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Spending per pupil varies widely across the country and it's hurting these people most
Huge differences from state to state are echoed by gaps between cities and suburbs, an Education Week study has found. - photo by Eric Schulzke
Spending per pupil varies widely from school district to district and from state to state even when regional cost-of-living adjustments are made, a new interactive map published by Education Week shows.

The data are adjusted for regional costs of living, so a high cost-of-living state like New York, which must pay teachers and staff more, is properly measured against low-cost states like Nebraska.

In addition to adjusted spending, the Education Week report grades the states on equity, or how equally funding is distributed within the state.

There are great disparities, from state to state and from district to district.

The underlying problem, critics have long argued, is that state spending formulas that rely heavily on local property taxes provide vastly more money to wealthier neighborhood schools.

"In the U.S., school funding comes from a combination of three sources," NPR reports. "The balance varies from state to state but, on average, looks like this: 45 percent local money, 45 percent from the state and 10 percent federal."

"You've got highly segregated rich and poor towns," Bruce Baker of Rutgers University told NPR. "(They) raise vastly different amounts of local revenue based on their local bases, and (Illinois) really doesn't put much effort into counterbalancing that."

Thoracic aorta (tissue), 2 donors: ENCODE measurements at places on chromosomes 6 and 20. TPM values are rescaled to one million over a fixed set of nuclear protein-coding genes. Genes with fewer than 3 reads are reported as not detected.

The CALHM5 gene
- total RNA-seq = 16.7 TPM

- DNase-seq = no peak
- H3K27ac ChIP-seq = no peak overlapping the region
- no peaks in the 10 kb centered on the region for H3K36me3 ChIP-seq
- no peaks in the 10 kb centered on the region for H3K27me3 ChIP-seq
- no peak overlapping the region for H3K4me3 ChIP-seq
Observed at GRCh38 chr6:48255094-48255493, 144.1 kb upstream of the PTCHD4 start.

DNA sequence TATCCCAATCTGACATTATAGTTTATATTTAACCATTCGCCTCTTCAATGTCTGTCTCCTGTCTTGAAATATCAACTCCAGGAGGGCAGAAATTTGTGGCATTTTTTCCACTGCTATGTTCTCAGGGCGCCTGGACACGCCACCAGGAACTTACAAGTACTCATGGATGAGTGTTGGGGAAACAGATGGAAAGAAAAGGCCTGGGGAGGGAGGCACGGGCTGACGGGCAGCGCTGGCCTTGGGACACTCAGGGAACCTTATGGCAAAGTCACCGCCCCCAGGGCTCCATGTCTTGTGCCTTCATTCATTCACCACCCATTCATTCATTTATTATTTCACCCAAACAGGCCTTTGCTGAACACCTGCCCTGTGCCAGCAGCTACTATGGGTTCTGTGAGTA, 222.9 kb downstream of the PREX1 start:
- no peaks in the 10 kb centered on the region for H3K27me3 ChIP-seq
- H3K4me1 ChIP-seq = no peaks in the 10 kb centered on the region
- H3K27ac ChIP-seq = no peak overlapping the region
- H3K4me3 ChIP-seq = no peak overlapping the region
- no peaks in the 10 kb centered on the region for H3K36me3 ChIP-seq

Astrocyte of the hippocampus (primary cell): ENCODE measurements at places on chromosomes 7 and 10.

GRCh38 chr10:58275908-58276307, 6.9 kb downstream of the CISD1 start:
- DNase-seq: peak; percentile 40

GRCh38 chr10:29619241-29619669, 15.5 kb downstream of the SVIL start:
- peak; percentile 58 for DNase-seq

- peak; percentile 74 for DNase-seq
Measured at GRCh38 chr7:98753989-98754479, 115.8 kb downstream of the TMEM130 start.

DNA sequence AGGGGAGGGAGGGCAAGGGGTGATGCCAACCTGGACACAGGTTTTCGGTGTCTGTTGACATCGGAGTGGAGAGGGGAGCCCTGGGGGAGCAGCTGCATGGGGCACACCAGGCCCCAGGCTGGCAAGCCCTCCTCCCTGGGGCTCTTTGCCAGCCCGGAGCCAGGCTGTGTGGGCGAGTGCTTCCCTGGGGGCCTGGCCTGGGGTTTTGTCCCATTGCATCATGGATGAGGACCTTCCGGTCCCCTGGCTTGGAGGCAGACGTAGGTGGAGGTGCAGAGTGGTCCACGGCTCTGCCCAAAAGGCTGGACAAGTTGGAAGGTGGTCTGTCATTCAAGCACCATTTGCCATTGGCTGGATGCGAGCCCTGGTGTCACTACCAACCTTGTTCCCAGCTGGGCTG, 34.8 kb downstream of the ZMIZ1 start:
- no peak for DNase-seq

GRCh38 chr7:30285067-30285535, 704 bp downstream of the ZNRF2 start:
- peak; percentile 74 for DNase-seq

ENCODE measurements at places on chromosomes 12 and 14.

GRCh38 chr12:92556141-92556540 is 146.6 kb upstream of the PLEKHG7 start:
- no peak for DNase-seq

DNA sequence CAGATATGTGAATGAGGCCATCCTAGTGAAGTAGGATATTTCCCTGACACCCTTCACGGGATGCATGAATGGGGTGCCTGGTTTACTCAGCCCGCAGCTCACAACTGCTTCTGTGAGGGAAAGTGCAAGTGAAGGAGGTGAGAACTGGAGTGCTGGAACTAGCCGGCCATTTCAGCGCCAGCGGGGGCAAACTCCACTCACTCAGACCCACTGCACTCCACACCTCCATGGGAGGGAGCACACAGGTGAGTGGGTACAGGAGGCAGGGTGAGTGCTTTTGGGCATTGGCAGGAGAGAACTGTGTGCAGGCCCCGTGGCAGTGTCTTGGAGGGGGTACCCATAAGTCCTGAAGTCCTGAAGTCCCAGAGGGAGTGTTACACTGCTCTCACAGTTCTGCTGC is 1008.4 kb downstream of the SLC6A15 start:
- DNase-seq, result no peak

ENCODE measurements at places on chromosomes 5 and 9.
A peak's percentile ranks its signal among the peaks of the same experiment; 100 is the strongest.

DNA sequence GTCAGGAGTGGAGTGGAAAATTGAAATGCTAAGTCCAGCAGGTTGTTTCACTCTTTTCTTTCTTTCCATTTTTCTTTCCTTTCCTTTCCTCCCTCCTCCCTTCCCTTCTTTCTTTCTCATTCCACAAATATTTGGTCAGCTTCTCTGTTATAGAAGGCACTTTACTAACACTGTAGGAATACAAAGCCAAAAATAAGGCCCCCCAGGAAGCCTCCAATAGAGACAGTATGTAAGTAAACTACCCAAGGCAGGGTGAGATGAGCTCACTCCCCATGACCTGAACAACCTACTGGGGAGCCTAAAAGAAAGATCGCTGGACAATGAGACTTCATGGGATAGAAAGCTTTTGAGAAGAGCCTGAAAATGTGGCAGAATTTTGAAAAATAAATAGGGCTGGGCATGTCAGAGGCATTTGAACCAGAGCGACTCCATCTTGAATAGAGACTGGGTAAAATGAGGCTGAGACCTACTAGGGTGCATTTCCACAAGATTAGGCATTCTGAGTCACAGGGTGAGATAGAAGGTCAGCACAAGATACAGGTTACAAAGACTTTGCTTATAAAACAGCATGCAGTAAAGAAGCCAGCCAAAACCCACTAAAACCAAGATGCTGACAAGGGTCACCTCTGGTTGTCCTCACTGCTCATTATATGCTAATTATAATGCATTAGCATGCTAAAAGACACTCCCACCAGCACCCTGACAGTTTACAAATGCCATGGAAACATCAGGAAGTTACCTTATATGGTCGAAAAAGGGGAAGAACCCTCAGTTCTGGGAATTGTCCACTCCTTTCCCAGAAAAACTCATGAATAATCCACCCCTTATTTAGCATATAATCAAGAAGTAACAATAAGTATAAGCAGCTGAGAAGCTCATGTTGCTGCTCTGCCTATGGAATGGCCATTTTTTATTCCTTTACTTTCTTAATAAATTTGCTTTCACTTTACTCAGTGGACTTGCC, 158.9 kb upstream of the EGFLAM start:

If gaps exist within regions, they also are marked between them. The lowest-rated states, adjusted for per-pupil spending and equity concerns, are Idaho, Arizona, Utah, Nevada and Texas.

Aside from Wyoming, an aberration noted below, the highest-spending states are in the Northeast and Mid-Atlantic, with Vermont taking top honors with over $19,000 per pupil.

The interactive map can be deceptive. Many poor, rural school districts actually spend more per pupil than either low-income urban districts or their wealthier suburbs. Economies of scale are lacking in small districts. So it is not surprising that West Virginia, Alaska and Wyoming are all in the top 15 per-pupil spending.

The best-funded school in Idaho, for example, is Avery, which has just 17 pupils, according to Public Schools Review. The map shows the school as dark green, suggesting at a casual glance that it is doing quite well. It's not. A 2013 article by Idaho Public Radio suggests the town, at that point, was "struggling to keep its last 25 residents."

Yet the Education Week interactive map suggests some striking differences even among neighboring and nearly identical neighborhoods.

In the Chicago suburbs, Morton Grove School District spends $10,237, below the national average, while Skokie School District, which borders it to the west, spends $15,915, well above the national average.

But the two districts have similar free and reduced-price lunch enrollment, the key marker for poverty, and Morton Grove actually has somewhat higher median home values, according to the real estate website Zillow.
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